Inside Dr Barbara Sturm’s Gen Z launch

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She’s the German aesthetics doctor who pioneered the vampire facial and counts Kim Kardashian and Victoria Beckham as fans. Now, Dr Barbara Sturm is coming for the Gen Z market.

This month Sturm is launching a microbiotic range for customers aged 12 to 15. It includes a cleansing balm, hyaluronic anti-blemish serum, face cream and stinky pimple treatment, priced from £30 to £80, made with new formulations and using sustainable packaging . Sturm believes the range will align with the needs and values ​​of younger shoppers.

Gen Z is the ethical generation, wanting action, not flashy campaigns. To succeed with this demographic, beauty and skincare brands have to go beyond product and formulation and really prove that they can tune into young consumers’ mindsets, experts say. “Gen Z is a sceptical generation,” says Marcy Huang, senior strategist at Do Something Strategic, a Gen Z consultancy. “They grew up in an era of misinformation as well as disinformation, and they very much bring that mentality to their shopping experience.”

Sturm plans to connect with students and younger shoppers through her online skin school and a college ambassador programme, offering advice about how to look after skin. Misinformation and overconsumption in the skincare industry impact younger generations, she says. The beauty industry has spent years pushing exfoliating acids and retinoids while many consumers do not know how to properly use them, she says. “The younger generation are overloaded. It’s confusing for them when there are a lot of empty marketing promises. Most brands’ approaches are so aggressive to the skin and create long-term problems for teenagers. You can prevent all this if you do the right thing from the beginning, by listening to trusted advice and using good products.”

Unlike Sturm’s existing portfolio of products, which focuses on anti-aging, anti-inflammation and hydration, the new microbiotic range aims to help balance sebum levels by leaning into microbiome science. During puberty, production of sebum, the oily substance that coats and protects the skin, is high, which can enable bad bacteria to thrive and lead to skin irritations and cystic acne, she explains.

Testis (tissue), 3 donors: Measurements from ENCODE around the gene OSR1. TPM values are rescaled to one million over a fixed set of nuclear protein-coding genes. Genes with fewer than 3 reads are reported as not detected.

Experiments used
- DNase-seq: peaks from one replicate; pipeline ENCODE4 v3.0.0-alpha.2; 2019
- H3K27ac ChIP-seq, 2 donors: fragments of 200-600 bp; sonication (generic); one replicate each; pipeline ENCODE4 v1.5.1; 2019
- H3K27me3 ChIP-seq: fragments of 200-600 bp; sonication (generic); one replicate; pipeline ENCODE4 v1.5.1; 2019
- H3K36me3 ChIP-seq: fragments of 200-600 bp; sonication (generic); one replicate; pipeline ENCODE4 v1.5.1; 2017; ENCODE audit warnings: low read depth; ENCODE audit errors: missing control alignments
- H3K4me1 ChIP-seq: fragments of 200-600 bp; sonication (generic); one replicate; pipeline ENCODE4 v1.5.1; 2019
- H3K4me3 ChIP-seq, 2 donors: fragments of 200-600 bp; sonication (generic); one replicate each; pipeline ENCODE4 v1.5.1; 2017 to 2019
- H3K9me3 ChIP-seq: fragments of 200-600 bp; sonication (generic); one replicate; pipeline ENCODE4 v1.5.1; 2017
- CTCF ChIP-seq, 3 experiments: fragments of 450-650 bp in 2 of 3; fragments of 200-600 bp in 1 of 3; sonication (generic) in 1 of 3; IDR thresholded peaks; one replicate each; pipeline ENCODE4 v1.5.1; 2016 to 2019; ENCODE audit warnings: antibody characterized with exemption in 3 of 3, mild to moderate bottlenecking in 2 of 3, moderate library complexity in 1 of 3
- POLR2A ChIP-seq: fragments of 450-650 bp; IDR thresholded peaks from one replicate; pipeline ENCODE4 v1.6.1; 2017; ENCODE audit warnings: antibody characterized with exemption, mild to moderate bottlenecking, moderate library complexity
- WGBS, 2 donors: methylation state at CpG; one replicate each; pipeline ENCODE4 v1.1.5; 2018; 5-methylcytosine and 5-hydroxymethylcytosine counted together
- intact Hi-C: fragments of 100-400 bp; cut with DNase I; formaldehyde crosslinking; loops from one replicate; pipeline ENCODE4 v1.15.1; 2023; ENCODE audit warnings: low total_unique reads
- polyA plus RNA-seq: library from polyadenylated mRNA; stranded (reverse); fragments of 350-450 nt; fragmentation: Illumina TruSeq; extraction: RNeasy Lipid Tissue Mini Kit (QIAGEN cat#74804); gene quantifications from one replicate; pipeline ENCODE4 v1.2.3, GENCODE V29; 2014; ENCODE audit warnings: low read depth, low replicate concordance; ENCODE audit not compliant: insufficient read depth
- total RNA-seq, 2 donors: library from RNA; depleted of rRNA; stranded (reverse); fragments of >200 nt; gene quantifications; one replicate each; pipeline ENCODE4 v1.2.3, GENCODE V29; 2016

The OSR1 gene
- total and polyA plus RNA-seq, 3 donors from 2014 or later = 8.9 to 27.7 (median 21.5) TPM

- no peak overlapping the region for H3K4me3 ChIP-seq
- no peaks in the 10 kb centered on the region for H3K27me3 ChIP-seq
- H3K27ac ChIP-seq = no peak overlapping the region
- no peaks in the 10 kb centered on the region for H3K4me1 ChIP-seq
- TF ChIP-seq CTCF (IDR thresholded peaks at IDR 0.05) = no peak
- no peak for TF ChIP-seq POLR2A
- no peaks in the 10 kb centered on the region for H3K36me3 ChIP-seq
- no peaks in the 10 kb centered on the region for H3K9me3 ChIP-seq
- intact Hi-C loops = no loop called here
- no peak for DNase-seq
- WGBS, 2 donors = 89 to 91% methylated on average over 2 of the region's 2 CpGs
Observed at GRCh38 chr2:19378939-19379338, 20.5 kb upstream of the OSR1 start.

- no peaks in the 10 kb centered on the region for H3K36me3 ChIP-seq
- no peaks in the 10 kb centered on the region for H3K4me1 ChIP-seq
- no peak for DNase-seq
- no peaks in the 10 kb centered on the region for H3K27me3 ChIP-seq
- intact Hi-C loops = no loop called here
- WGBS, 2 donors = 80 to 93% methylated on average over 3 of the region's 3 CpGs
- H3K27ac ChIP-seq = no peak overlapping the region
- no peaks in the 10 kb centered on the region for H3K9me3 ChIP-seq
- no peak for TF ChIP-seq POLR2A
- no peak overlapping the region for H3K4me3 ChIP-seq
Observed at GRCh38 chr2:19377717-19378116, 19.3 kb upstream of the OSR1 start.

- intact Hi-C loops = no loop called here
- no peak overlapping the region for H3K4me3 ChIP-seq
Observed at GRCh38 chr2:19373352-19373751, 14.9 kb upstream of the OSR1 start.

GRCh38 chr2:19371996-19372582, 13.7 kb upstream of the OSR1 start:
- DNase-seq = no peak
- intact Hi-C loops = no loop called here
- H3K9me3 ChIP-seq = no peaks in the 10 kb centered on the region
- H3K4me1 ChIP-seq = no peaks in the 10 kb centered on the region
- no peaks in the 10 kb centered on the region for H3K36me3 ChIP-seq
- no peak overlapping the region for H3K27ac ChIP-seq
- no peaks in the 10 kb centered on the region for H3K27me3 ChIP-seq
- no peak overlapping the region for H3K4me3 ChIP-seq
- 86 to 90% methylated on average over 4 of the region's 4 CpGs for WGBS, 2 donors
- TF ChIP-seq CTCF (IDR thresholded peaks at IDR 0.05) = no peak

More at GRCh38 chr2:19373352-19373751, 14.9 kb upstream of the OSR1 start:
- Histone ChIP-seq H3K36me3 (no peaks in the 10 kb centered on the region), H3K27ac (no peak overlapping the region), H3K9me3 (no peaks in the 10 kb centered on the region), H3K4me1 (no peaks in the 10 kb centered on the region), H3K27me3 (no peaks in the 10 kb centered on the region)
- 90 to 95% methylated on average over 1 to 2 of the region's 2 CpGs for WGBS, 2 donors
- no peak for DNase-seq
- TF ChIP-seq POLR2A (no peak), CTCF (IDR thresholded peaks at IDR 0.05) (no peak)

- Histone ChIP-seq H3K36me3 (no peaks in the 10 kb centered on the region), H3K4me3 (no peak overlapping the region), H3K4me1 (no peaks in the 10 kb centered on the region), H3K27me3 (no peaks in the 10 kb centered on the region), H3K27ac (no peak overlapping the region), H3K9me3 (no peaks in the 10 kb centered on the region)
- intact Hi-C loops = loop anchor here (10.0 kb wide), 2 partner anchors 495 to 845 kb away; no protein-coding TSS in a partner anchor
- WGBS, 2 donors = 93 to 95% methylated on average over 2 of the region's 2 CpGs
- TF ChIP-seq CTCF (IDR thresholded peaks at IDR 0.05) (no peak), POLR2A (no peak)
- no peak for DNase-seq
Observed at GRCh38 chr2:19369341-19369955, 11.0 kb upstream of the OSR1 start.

Sturm has first-hand experience of this. Her daughter, Charly, 26, battled skin breakouts when she went through puberty. “The teenage skin is impacted by hormonal changes,” says Sturm. “The common misconception is to use something harsh to get rid of acne.” Instead, she advises ingredients such as tiger grass, madura leaf extract, moringa and butterfly bush, can help to strengthen and repair the skin barrier.

The Gen Z challenge

Connecting with the young isn’t easy. In June 2017, Japanese beauty giant Shiseido launched Waso, a pared-down skincare range targeting millennials, priced between $30 and $45. Four years on, Shiseido pulled Waso from Japan, although the brand has been relaunched in other markets. Competition in the premium category is intense: YSL Beauty last August launched Gen Z-focused range Nu, which includes a primer-moisturiser hybrid, a light-medium coverage base and a lip and cheek blush. Science-backed skincare brand Augustinus Bader, best known for its £215 Rich Cream, is launching the Light Cream, a gentler and lower-priced product at £135, for younger consumers on 15 June.


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